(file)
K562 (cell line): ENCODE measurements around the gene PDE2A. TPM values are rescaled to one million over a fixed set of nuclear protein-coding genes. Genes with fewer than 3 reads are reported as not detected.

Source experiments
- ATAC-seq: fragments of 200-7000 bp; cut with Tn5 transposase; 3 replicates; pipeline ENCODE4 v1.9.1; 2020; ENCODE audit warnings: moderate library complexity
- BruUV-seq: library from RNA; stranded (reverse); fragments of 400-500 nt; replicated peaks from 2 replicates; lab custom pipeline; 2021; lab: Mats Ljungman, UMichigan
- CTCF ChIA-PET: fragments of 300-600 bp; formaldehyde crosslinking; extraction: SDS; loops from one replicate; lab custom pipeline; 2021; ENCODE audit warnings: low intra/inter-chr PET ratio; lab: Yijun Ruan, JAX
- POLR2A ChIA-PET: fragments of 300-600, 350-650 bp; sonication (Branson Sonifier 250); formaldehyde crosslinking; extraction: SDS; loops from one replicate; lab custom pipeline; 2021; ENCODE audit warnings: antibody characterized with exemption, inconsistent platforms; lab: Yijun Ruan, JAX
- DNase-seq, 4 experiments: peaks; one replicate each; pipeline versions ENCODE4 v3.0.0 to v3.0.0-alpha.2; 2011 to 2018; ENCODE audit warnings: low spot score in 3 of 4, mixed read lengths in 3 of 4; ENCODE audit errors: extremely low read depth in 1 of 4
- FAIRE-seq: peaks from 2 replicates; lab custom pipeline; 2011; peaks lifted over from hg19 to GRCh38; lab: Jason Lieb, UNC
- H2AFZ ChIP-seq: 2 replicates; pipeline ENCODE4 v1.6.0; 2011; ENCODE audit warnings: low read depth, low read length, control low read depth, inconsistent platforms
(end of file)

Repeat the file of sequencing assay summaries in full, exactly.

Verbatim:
K562 (cell line): ENCODE measurements around the gene PDE2A. TPM values are rescaled to one million over a fixed set of nuclear protein-coding genes. Genes with fewer than 3 reads are reported as not detected.

Source experiments
- ATAC-seq: fragments of 200-7000 bp; cut with Tn5 transposase; 3 replicates; pipeline ENCODE4 v1.9.1; 2020; ENCODE audit warnings: moderate library complexity
- BruUV-seq: library from RNA; stranded (reverse); fragments of 400-500 nt; replicated peaks from 2 replicates; lab custom pipeline; 2021; lab: Mats Ljungman, UMichigan
- CTCF ChIA-PET: fragments of 300-600 bp; formaldehyde crosslinking; extraction: SDS; loops from one replicate; lab custom pipeline; 2021; ENCODE audit warnings: low intra/inter-chr PET ratio; lab: Yijun Ruan, JAX
- POLR2A ChIA-PET: fragments of 300-600, 350-650 bp; sonication (Branson Sonifier 250); formaldehyde crosslinking; extraction: SDS; loops from one replicate; lab custom pipeline; 2021; ENCODE audit warnings: antibody characterized with exemption, inconsistent platforms; lab: Yijun Ruan, JAX
- DNase-seq, 4 experiments: peaks; one replicate each; pipeline versions ENCODE4 v3.0.0 to v3.0.0-alpha.2; 2011 to 2018; ENCODE audit warnings: low spot score in 3 of 4, mixed read lengths in 3 of 4; ENCODE audit errors: extremely low read depth in 1 of 4
- FAIRE-seq: peaks from 2 replicates; lab custom pipeline; 2011; peaks lifted over from hg19 to GRCh38; lab: Jason Lieb, UNC
- H2AFZ ChIP-seq: 2 replicates; pipeline ENCODE4 v1.6.0; 2011; ENCODE audit warnings: low read depth, low read length, control low read depth, inconsistent platforms